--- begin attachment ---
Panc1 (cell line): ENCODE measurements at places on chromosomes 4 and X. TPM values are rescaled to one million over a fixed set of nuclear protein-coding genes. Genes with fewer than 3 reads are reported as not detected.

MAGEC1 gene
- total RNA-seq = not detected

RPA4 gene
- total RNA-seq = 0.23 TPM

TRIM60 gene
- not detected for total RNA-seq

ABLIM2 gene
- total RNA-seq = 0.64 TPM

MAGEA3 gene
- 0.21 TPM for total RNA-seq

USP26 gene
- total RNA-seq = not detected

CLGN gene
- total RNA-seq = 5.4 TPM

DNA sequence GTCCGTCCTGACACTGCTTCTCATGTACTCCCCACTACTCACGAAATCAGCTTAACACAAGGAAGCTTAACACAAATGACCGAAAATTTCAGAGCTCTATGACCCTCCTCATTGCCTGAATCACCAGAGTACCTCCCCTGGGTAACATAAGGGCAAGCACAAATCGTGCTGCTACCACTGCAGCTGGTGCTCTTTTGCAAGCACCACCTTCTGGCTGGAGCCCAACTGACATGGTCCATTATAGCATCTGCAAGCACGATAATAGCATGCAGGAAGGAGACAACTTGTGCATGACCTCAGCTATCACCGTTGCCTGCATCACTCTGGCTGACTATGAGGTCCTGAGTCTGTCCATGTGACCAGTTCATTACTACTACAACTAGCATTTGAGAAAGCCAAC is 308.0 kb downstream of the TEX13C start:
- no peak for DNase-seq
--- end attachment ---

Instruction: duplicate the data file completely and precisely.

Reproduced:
Panc1 (cell line): ENCODE measurements at places on chromosomes 4 and X. TPM values are rescaled to one million over a fixed set of nuclear protein-coding genes. Genes with fewer than 3 reads are reported as not detected.

MAGEC1 gene
- total RNA-seq = not detected

RPA4 gene
- total RNA-seq = 0.23 TPM

TRIM60 gene
- not detected for total RNA-seq

ABLIM2 gene
- total RNA-seq = 0.64 TPM

MAGEA3 gene
- 0.21 TPM for total RNA-seq

USP26 gene
- total RNA-seq = not detected

CLGN gene
- total RNA-seq = 5.4 TPM

DNA sequence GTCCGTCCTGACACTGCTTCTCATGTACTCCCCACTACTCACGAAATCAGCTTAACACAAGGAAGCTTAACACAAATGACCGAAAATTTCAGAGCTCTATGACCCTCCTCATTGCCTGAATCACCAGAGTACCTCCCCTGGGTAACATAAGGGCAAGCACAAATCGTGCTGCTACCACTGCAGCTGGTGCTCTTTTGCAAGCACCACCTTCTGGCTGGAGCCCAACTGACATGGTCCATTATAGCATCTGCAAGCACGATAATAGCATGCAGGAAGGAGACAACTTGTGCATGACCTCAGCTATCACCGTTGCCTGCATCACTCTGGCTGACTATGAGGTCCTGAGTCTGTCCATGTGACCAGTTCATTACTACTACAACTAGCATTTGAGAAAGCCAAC is 308.0 kb downstream of the TEX13C start:
- no peak for DNase-seq